[10] The poem was published as a part of a larger collection of Murray’s work in 1970 by Silvermine Press, and was republished in 2018 by W.W. Norton. Pauli Murray (2018) Dark Testament and Other Poems. Liveright Publishing, a division of W.W. Norton & Company, New York.

[11] Kimberlé W. Crenshaw (2017) On Intersectionality: Essential Writings. The New Press, New York.

[12] Julius Rosenwald was a part owner and chair of the board of directors of Sears, Roebuck and Company. In 1917, he and his family established the Rosenwald Fund “for the well-being of mankind.” It is perhaps best known for funding the construction of over 5,000 schools for Black students in the early 1900s. The Fund also gave fellowship grants directly to African Americans between 1928 and 1948 – including the top graduates of Howard University’s law school.

[13] Pauli Murray (1951) States’ Laws on Race and Color. Women’s Division of Christian Service, Board of Missions and Church Extension, Methodist Church, Cincinnati.

[14] Murray (2018) Song in a Weary Throat, pg. 385.

[15] Pauli Murray (1956) Proud Shoes: The Story of an American Family. Harper & Row, New York (reprinted in 1978, paperback by Beacon Press, 1999).

[16] Pauli Murray and Leslie Rubin (1964) The Constitution and Government of Ghana. Sweet and Maxwell, London.

[17] Pauli Murray (1963) Letter to A. Philip Randolph, August 21, 1963. Schlesinger Library.

[18] Pauli Murray (1995) “The Liberation of Black Women,” in Words of Fire: An Anthology of African-American Feminist Thought, ed. Beverly Guy-Sheftall. The New Press, New York, pg. 197.

[19] Schlesinger Library, Papers of Pauli Murray, 1827-1985, Radcliffe Institute, Harvard University,

[20] Pauli Murray (1987) Song in a Weary Throat: An American Pilgrimage. Harper & Row, New York (reissued in 2018 with a new introduction by Liveright Publishing, a division of W.W. Norton & Company).

[21] Song in a Weary Throat was re-released as Pauli Murray: The Autobiography of a Black Activist, Feminist, Lawyer, Priest and Poet in 1987, and later republished under its original title with a new introduction by Patricia Bell-Scott in 2018. Her book of poetry, Dark Testament and Other Poems with a new introduction by Elizabeth Alexander, originally published in 1970, has also, like the autobiography, been reissued by Liveright Publishing, an imprint of W.W. Norton. Perhaps Murray’s most recognized work, Proud Shoes: The Story of an American Family, has been in print since its original publication in 1956.

[22] Pauli Murray sermon, “The Second Great Commandment,” given at the Parish of the Epiphany in Winchester, Massachusetts, on November 21, 1976. The full manuscript is found in the Pauli Murray Papers, box 64, folder 1091, Schlesinger Library, Harvard University. Citation is found in Pauli Murray, Selected Sermons and Writings, ed. Anthony Pinn. Maryknoll, NY: Orbis Books, 2006.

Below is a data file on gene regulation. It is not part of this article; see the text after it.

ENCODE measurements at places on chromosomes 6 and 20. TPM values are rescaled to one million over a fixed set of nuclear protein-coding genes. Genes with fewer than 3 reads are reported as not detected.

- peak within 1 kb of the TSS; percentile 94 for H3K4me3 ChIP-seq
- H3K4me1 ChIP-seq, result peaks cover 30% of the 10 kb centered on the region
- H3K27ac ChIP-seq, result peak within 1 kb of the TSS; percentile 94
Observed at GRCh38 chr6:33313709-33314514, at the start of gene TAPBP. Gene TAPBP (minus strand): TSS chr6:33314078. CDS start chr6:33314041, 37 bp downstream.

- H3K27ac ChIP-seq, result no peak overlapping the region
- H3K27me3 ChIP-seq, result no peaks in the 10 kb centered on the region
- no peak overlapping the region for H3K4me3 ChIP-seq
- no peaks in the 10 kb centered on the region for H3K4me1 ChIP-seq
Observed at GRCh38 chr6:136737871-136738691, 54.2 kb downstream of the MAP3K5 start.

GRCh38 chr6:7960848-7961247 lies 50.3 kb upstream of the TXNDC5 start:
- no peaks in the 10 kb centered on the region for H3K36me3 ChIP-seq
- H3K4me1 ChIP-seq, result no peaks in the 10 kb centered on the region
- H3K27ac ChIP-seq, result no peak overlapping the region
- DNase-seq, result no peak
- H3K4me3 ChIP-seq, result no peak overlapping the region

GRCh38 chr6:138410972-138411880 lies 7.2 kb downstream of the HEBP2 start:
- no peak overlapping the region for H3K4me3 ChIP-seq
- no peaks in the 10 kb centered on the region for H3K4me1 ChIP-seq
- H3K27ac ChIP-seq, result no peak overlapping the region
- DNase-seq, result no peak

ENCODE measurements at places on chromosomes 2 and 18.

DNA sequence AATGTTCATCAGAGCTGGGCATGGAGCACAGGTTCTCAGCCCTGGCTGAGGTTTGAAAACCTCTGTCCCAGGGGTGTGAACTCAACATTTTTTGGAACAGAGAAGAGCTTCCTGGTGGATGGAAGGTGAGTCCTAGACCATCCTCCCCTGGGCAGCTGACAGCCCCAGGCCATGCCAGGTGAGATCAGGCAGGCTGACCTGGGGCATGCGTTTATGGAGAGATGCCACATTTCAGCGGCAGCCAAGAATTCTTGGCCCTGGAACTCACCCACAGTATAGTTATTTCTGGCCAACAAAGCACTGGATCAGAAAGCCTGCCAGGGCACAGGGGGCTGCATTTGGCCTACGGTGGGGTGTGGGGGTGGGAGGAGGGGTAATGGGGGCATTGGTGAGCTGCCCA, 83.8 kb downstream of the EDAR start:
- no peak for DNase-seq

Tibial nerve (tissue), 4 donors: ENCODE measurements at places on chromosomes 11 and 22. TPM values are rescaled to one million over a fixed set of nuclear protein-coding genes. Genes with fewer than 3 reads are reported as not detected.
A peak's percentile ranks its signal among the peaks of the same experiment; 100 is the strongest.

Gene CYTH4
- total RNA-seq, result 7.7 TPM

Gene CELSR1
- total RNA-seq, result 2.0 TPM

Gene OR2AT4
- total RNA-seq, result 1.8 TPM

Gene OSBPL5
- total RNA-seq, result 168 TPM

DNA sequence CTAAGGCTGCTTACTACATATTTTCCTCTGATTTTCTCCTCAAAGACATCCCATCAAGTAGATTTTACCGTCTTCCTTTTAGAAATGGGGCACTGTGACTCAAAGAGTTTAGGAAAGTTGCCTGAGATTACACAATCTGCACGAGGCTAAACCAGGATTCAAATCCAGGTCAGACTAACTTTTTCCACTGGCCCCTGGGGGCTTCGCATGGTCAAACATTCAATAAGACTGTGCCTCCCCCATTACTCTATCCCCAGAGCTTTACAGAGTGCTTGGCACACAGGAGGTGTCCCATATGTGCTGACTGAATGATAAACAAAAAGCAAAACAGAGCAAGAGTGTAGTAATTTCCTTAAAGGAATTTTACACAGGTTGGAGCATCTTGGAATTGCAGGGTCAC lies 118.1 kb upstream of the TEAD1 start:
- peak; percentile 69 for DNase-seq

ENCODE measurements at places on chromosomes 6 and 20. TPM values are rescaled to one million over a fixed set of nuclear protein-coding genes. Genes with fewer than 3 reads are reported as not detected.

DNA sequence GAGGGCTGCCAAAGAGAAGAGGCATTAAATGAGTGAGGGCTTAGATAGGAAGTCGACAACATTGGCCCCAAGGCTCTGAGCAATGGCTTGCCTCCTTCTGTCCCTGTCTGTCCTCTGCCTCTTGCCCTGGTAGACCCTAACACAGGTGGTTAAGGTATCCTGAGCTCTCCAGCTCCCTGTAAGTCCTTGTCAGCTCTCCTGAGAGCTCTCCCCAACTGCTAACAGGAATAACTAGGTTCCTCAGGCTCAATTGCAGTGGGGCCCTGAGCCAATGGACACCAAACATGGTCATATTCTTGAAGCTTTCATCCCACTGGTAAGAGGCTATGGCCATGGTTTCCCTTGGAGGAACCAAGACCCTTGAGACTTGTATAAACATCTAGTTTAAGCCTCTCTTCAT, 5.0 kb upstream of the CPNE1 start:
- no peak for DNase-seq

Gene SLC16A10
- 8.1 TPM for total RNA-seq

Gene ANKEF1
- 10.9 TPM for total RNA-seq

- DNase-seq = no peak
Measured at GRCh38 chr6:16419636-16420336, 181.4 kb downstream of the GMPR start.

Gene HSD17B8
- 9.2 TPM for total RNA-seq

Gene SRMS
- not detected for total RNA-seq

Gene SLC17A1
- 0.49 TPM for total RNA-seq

Bell-Scott, Patricia (2016) The Firebrand and the First Lady: Portrait of a Friendship: Pauli Murray, Eleanor Roosevelt, and the Struggle for Social Justice. Alfred A. Knopf, New York.

Cooper, Brittney C. (2017) Beyond Respectability: The Intellectual Thought of Race Women. University of Illinois Press, Urbana.

Drury, Doreen (2009) “Love, Ambition, and ‘Invisible Footnotes’ in the Life and Writing of Pauli Murray” Souls: A Critical Journal of Black Politics, Culture & Society 11, no. 3: 295-309.

Murray, Pauli (1943) “Negroes Are Fed Up” Common Sense, August 1943.

Murray, Pauli (1945) “An American Credo” Common Ground 5 no. 2: 22-24.

Murray, Pauli (1951) States’ Laws on Race and Color. Women’s Division of Christian Service, Board of Missions and Church Extension, Methodist Church, Cincinnati, Ohio.

Murray, Pauli (1956) Proud Shoes: The Story of an American Family. Harper & Row, New York.

Murray, Pauli (1987) Song in a Weary Throat: An American Pilgrimage. Harper & Row, New York.

Murray, Pauli (1995) “The Liberation of Black Women” in Words of Fire: An Anthology of African-American Feminist Thought, ed. Beverly Guy-Sheftall. The New Press, New York.

Murray, Pauli (2018) Dark Testament and Other Poems. Liveright Publishing, a division of W.W. Norton & Company, New York.

Murray, Pauli (2018) Song in a Weary Throat: Memoir of An American Pilgrimage. W.W. Norton, New York.

Murray, Pauli and Leslie Rubin (1964) The Constitution and Government of Ghana. Sweet and Maxwell, London.

Rosenberg, Rosalind (2017) Jane Crow: The Life of Pauli Murray. Oxford University Press, New York.

Schlesinger Library, “Papers of Pauli Murray, 1827-1985: Finding Aid” Schlesinger Library, Radcliffe Institute, Harvard University.

Simmons-Thorne, Naomi (2019) “Pauli Murray and the Pronomial Problem: A De-essentialist Trans HistoriographyActivist History Review, May 30, 2019.

West, Betsy and Julie Cohen, directors (2021) My Name is Pauli Murray. Distributed by Amazon Studios.

About the Author
Barbara Lau (she/her) is executive director of the Pauli Murray Center for History and Social Justice and director of the Pauli Murray Project at the Duke Human Rights Center/John Hope Franklin Humanities Institute. In her roles, Lau connects her commitment to justice with her belief in the power of community practice.

Lau brings 40 years of experience as a folklorist, curator, professor, oral historian, media producer, and author to this work. Her credits includes curating exhibitions, performances and public art projects. She has produced To Buy the Sun, an original play about Pauli Murray; co-directed the Face Up: Telling Stories of Community Life community mural project; curated Pauli Murray: Imp, Crusader, Dude, Priest, two major exhibitions about Cambodian American traditions and many small traveling exhibits about Durham history. 

She is a recipient of the 2014 Samuel DuBois Cook Society Award, the 2013 Outstanding Faculty Award from the Duke Center for Sexual and Gender Diversity,  and the 2012 of the Carlie B. Sessoms Award from the Durham Human Relations Commission for her leadership. She was honored with the National Association of Multicultural Education’s Children’s Publication Award in 2003. She received her BA in Urban Studies and Sociology at Washington University in St. Louis and her MA in Folklore at the University of North Carolina – Chapel Hill.